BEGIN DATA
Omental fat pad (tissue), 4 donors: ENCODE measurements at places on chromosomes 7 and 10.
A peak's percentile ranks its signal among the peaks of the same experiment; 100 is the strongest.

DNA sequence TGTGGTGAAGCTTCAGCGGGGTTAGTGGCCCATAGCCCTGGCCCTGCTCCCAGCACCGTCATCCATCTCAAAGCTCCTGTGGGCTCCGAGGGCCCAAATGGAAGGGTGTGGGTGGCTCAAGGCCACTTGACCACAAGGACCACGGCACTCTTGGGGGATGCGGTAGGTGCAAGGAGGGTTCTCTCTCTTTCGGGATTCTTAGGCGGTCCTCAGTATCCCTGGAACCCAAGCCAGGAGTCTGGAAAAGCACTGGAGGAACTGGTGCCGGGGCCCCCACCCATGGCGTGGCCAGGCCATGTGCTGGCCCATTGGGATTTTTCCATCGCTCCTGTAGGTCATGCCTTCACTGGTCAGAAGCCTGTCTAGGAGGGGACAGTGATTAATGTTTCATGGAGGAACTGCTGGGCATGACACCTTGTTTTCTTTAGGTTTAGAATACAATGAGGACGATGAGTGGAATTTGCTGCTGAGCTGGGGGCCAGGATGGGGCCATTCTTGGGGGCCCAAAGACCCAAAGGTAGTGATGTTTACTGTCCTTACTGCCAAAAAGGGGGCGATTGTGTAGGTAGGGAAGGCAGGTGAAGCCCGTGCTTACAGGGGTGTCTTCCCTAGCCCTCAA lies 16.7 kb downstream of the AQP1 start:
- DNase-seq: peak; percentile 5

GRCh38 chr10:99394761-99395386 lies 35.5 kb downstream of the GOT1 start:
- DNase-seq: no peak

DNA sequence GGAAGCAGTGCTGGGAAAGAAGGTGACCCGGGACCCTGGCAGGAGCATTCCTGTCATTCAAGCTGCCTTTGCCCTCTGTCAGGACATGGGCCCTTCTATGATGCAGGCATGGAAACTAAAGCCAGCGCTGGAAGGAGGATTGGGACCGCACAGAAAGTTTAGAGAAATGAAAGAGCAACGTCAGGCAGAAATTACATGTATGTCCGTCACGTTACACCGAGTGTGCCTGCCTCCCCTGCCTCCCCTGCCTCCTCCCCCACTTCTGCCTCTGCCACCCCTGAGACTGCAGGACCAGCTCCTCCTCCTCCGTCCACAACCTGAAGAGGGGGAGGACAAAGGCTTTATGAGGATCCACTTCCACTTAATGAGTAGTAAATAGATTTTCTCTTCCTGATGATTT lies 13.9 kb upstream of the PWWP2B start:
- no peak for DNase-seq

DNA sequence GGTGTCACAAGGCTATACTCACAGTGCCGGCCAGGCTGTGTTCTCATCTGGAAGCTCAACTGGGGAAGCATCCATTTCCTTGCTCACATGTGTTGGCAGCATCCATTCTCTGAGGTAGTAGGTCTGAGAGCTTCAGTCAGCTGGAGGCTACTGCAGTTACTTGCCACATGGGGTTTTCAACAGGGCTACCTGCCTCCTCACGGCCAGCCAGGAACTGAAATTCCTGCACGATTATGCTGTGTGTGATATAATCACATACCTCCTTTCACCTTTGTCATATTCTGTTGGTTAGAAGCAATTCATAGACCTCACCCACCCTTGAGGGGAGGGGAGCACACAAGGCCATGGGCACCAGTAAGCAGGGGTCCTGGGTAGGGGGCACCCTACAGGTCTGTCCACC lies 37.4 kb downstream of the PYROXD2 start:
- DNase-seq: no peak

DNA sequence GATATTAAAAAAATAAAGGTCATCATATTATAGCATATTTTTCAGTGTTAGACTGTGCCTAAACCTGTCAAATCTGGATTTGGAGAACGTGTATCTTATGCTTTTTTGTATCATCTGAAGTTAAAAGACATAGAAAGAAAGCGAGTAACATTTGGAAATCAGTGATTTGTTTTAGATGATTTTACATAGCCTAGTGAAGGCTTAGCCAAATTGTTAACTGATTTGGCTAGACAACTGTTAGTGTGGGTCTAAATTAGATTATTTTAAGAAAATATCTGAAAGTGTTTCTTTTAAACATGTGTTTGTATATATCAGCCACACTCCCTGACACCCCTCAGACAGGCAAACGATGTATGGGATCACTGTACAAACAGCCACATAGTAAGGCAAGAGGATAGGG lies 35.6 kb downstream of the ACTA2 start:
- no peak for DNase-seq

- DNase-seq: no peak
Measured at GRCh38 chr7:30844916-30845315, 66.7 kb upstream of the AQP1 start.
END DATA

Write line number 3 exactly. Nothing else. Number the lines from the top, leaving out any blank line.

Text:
DNA sequence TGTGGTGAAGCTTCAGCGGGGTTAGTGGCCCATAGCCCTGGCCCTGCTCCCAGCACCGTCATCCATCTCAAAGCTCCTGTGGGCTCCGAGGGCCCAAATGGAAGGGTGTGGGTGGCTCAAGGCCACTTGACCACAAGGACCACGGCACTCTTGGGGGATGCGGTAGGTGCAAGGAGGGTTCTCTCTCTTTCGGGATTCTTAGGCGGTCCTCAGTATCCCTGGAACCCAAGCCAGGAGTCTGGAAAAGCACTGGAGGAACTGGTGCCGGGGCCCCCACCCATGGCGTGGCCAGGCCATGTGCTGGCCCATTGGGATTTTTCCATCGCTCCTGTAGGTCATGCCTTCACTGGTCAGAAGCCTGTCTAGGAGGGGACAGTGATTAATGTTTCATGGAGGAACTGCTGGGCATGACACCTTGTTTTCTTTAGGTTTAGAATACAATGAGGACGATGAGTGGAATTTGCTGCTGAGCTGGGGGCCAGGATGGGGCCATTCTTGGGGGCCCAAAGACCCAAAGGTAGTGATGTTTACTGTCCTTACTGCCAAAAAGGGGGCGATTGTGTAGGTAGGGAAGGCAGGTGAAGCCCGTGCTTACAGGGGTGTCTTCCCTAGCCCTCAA lies 16.7 kb downstream of the AQP1 start: